When asked what aspect of public speaking people think they most need help with the answer that invariably comes back is “I just need to develop more confidence.”
For the most part it is simply not true. In fact, about the only thing that makes them bearable in a public speaking context is that we can see a lack of confidence. As a consequence we tend to forgive them for a lot of the unmitigated tripe they are making the rest of us sit through.
If you are managing to stand up in front of an audience and string together a sentence then your confidence fears have largely been conquered. If your legs turn to jelly and you can’t get any words out of your mouth when asked to speak in public then you may have some confidence issues but for everyone else confidence is not the issue – you are just crap.
The most common thing I see in the corporate world are confident public speakers who are ill-prepared, boring and completely out of touch with their audience. Their material is rubbish and any coaching they have received is equally rubbish.
If you are a CEO who is still concentrating on such things as body language, eye contact and vocal variety then you are way out of your depth and the people who are advising you are probably idiots. If you are most worried about how your slides look then you are an idiot.
They key to public speaking is not confidence it is structure.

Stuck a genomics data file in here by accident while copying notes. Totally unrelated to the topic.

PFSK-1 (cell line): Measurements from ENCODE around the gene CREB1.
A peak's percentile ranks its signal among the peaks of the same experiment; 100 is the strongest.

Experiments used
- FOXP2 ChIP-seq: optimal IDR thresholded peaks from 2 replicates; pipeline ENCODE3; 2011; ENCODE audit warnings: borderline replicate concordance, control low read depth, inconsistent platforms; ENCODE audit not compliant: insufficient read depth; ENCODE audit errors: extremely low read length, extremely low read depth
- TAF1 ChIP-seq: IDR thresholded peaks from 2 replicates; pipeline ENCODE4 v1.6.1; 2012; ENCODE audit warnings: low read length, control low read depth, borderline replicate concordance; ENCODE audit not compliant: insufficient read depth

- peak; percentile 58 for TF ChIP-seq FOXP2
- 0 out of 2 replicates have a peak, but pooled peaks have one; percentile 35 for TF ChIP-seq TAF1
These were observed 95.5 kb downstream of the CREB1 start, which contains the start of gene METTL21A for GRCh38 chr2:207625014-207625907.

A clear and simple message delivered emotionally with credibility and told in such a way that we can see that message in our heads is actually what you should be concerned with.
The vast majority of corporate communications do not reflect these concerns. From PR firms to ad agencies to the world’s largest conglomerates we consistently see confused messages delivered monotonously by C-suite robots who someone forgot to charge overnight. There is zero credibility and most of us have lost the will to live by about 3 minutes in.
In the corporate world it is not so much the way we say things but more fundamentally what we say that is the problem.
No matter how prettily you dress it up confused nonsense remains confused nonsense. Our claims that we lack confidence when it comes to public speaking are nothing more than an incredibly weak defence for poor performance.
It is the words you speak for which you will be remembered not your speaking voice.
In this video I discuss why focusing on technique and skill is an approach that is doomed to failure for 90% of people.